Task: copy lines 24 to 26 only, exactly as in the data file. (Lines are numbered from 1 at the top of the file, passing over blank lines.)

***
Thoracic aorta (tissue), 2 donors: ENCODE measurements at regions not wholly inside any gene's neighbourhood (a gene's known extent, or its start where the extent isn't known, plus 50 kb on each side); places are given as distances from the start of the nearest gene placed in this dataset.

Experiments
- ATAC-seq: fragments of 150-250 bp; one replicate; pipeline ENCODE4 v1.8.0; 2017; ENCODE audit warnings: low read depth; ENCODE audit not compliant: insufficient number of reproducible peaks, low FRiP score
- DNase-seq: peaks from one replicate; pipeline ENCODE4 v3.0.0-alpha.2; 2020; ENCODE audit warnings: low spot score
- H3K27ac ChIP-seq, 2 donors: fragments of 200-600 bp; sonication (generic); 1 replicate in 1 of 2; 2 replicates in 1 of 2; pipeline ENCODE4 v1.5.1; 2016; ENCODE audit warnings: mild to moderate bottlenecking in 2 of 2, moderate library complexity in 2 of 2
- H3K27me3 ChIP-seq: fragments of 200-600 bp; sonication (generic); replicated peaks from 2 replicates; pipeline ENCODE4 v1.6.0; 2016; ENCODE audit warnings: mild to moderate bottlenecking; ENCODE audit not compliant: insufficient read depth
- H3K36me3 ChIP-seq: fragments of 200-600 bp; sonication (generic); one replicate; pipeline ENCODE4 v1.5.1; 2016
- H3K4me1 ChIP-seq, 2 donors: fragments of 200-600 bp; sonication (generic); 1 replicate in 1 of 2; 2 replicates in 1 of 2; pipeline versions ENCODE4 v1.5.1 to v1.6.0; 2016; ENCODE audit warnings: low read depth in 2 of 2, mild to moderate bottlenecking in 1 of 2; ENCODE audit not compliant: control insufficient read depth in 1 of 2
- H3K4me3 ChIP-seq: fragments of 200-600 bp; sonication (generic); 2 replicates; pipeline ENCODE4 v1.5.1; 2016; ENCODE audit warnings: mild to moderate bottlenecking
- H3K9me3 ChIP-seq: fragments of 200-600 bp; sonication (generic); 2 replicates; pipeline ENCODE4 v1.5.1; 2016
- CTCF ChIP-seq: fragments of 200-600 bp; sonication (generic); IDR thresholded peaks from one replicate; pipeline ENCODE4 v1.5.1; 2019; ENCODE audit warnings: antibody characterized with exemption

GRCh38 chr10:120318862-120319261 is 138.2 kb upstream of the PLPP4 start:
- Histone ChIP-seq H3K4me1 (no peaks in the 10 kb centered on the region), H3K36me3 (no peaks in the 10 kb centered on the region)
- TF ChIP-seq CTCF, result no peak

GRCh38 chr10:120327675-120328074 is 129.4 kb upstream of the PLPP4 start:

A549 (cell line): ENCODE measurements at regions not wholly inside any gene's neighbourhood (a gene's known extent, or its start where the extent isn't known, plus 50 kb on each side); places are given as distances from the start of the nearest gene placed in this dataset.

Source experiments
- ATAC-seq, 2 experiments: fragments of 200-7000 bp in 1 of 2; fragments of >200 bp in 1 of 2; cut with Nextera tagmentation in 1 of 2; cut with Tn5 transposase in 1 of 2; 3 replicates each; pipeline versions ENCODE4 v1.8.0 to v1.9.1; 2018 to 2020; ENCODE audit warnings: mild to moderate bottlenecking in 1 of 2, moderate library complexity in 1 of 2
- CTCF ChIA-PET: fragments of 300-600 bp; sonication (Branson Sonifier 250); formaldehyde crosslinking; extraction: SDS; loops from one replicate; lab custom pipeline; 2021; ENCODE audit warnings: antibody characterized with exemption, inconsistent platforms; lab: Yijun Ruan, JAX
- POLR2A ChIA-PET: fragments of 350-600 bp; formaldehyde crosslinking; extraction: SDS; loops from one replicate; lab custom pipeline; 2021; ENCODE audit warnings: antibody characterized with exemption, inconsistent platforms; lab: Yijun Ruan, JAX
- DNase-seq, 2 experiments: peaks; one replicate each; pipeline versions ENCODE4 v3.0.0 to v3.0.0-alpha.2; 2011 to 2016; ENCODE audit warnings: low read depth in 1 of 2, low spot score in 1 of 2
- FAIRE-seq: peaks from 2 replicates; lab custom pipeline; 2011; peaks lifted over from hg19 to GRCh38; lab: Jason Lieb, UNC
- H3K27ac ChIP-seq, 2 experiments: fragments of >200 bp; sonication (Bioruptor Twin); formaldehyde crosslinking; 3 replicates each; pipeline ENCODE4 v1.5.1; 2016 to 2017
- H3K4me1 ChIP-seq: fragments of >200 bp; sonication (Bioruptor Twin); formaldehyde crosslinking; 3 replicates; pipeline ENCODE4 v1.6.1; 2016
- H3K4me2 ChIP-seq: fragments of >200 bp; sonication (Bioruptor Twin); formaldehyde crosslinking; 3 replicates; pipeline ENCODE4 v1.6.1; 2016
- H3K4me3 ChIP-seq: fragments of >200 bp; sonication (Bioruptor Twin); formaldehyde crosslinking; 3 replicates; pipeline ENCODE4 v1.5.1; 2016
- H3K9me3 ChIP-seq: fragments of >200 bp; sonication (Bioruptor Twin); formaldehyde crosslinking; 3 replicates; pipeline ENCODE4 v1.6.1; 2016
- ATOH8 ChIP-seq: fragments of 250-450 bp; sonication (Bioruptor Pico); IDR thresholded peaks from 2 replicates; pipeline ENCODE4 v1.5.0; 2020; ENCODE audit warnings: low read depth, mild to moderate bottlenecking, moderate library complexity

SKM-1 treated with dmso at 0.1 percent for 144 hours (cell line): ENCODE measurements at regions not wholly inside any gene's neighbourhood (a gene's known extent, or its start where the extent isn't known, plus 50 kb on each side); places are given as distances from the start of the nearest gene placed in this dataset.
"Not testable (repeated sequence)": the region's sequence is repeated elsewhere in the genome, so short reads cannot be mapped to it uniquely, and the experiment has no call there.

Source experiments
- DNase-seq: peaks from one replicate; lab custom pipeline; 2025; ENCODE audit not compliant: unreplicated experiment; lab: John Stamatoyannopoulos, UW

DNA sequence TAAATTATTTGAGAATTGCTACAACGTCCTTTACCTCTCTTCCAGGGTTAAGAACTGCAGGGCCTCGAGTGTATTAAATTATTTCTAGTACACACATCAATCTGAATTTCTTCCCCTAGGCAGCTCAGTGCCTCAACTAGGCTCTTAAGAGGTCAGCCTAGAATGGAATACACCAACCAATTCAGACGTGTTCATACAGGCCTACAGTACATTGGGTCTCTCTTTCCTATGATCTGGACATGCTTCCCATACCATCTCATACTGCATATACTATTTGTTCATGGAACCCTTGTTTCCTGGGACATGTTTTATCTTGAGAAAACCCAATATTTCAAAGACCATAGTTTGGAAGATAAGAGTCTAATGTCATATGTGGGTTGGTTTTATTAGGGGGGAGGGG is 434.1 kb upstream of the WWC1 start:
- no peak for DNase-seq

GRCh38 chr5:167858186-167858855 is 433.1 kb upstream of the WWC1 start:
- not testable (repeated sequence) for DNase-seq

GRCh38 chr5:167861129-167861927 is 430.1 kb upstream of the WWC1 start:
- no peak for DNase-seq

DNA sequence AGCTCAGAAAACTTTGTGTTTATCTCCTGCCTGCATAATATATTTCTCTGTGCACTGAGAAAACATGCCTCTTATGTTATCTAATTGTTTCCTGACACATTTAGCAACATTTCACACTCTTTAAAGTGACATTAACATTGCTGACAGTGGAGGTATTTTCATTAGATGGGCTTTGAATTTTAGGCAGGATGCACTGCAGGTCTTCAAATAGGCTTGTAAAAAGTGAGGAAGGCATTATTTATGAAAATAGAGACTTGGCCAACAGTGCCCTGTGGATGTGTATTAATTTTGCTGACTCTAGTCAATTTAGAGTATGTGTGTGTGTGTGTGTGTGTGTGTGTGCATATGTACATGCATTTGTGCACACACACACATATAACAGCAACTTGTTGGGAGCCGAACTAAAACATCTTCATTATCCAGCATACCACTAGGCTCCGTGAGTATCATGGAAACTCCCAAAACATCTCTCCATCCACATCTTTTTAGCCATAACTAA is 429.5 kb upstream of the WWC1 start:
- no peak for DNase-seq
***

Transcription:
- H3K4me1 ChIP-seq: fragments of >200 bp; sonication (Bioruptor Twin); formaldehyde crosslinking; 3 replicates; pipeline ENCODE4 v1.6.1; 2016
- H3K4me2 ChIP-seq: fragments of >200 bp; sonication (Bioruptor Twin); formaldehyde crosslinking; 3 replicates; pipeline ENCODE4 v1.6.1; 2016
- H3K4me3 ChIP-seq: fragments of >200 bp; sonication (Bioruptor Twin); formaldehyde crosslinking; 3 replicates; pipeline ENCODE4 v1.5.1; 2016